Political Gerrymandering and the Courts

By Bernard Grofman | Go to book overview

2
The Unfinished Reapportionment Revolution

Gordon E. Baker

Toward the end of his life, Thomas Jefferson observed that "the generation which commences a revolution rarely completes it."1 The author of the Declaration of Independence here alluded to the difficulty of translating animating purposes or ideals into practice.

With this in mind, we might ponder the course of the reapportionment revolution in the quarter century since 1962. Now that state legislative and congressional constituencies reflect dose (at times almost precise) population equalities, does this indicate that the goals of this major institutional transformation have been fulfilled?

To answer this question, we must first probe the underlying conceptual framework of the decisions that Earl Warren later termed the most significant of his sixteen-year tenure as Chief Justice. Was the point of the one person, one vote rulings simply that of establishing equipopulous districts? A careful reading of these landmark opinions reveals more basic animating purposes, with population equality merely a means to the end.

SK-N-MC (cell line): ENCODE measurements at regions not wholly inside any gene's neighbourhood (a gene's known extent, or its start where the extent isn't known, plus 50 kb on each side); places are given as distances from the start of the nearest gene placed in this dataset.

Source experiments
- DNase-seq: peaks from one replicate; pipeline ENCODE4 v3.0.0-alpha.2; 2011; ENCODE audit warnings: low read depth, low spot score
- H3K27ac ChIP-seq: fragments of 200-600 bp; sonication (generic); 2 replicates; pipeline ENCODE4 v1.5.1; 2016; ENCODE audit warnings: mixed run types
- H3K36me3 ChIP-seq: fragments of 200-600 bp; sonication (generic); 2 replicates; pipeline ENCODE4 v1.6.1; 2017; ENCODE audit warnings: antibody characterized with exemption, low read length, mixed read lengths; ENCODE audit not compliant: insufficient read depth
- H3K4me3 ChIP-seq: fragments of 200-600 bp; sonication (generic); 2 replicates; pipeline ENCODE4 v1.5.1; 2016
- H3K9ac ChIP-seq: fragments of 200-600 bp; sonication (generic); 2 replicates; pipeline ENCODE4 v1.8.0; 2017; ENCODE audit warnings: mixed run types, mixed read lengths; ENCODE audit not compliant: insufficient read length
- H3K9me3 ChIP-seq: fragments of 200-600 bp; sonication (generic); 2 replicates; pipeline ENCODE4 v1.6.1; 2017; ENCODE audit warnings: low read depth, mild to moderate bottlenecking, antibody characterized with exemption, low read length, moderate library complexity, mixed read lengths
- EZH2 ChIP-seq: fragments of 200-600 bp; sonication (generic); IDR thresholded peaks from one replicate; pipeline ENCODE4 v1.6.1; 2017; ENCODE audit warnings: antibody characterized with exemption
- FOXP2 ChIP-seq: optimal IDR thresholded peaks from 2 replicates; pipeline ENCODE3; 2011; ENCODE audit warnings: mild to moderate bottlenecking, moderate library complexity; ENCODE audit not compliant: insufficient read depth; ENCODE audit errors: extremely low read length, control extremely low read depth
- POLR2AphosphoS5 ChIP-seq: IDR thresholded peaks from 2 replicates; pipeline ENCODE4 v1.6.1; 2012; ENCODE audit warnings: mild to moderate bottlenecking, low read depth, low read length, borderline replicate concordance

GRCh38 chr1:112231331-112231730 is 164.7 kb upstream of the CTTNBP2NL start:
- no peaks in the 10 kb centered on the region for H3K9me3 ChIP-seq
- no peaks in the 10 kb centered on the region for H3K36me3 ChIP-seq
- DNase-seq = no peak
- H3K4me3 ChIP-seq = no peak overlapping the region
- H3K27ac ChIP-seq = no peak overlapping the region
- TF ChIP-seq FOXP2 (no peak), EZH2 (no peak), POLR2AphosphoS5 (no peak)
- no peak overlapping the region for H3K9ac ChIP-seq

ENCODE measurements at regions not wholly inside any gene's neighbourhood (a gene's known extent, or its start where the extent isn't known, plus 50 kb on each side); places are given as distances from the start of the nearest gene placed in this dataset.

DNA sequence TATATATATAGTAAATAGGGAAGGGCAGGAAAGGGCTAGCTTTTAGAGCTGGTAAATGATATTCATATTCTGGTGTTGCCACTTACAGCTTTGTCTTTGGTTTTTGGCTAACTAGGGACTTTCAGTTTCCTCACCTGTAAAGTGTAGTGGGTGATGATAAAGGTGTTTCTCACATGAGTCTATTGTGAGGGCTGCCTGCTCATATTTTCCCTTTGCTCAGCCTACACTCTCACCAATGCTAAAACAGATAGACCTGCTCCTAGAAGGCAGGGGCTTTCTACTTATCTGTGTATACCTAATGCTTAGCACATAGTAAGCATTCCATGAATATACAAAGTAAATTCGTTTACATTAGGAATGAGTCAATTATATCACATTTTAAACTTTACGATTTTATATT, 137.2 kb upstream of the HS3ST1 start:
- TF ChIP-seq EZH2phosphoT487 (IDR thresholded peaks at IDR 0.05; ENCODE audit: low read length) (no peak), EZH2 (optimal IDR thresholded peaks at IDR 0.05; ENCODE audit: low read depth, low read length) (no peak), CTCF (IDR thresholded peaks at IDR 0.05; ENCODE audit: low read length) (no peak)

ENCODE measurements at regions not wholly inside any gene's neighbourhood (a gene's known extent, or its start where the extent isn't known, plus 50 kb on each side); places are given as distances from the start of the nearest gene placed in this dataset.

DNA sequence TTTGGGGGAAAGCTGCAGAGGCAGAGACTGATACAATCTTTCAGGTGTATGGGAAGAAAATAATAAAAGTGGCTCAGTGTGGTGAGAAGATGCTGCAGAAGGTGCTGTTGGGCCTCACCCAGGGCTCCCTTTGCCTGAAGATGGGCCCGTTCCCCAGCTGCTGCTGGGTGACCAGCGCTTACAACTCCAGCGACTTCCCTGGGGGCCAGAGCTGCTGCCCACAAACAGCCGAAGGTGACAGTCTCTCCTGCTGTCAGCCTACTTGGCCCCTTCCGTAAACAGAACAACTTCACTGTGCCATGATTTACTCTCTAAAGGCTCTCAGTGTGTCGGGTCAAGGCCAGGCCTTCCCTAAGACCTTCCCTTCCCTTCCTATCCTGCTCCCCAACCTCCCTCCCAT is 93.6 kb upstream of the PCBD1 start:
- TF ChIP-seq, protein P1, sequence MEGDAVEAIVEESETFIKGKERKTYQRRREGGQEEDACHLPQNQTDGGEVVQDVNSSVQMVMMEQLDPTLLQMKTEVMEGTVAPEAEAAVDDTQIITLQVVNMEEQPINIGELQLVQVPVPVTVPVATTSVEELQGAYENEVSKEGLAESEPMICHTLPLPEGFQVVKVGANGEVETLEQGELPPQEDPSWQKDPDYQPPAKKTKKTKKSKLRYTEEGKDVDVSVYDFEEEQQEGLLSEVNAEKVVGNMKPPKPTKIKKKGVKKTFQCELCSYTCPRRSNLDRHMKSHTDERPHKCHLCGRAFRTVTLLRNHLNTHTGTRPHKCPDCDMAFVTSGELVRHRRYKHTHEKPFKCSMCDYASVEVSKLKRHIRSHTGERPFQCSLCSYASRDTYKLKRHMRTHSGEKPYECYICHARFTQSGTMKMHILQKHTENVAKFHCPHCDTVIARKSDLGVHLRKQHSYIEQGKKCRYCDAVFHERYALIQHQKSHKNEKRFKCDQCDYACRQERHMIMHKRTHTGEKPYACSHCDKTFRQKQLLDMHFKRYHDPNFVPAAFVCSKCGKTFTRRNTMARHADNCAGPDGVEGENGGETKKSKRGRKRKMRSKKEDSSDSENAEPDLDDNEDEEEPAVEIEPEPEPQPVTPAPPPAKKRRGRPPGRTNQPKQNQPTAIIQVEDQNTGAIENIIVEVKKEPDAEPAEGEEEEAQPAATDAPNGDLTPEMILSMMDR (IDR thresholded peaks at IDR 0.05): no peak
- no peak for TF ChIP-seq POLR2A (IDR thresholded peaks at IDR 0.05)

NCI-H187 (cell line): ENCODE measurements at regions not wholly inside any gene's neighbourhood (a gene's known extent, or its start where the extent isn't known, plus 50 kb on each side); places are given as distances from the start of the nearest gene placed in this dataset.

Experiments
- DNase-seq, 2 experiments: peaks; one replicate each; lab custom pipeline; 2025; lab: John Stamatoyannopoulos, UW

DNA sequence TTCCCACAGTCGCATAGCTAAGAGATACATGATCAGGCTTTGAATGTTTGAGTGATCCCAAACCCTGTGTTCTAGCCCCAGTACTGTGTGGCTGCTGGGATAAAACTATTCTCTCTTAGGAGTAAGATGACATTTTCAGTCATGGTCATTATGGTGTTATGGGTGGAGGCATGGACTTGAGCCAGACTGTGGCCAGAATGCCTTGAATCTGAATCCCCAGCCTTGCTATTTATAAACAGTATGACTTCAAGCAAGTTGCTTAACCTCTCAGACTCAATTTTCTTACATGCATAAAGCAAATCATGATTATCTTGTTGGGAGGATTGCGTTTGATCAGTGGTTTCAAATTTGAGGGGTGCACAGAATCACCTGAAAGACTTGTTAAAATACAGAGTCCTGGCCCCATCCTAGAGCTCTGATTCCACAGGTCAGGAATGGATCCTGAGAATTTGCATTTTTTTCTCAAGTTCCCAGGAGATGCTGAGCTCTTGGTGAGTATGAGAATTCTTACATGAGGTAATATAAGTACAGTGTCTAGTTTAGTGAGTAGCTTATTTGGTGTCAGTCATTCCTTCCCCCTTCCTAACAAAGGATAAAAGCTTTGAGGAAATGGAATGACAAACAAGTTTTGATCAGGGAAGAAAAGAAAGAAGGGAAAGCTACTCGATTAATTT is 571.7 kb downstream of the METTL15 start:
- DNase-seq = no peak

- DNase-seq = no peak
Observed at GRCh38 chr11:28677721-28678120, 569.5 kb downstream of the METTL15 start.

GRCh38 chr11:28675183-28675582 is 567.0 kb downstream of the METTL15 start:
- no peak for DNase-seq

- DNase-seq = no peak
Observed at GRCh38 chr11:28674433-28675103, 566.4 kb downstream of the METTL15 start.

In a much-quoted passage in the 1964 case of Reynolds v. Sims, 377 U.S. 533 ( 1964), Chief Justice Warren asserted that "the achieving of fair and effective representation for all citizens is concededly the basic aim of reapportionment" (pp. 565-566). But what constitutes "fair and effective representation"? The opinions of Warren and others in 1964 suggest at least three interrelated components: political equality of individual voters; majority rule rather than oligarchy; representative institutions that can reflect significant shifts in public opinion.

The Warren Court's approach to reapportionment revealed a profound judicial reassessment of the relationship between citizens and

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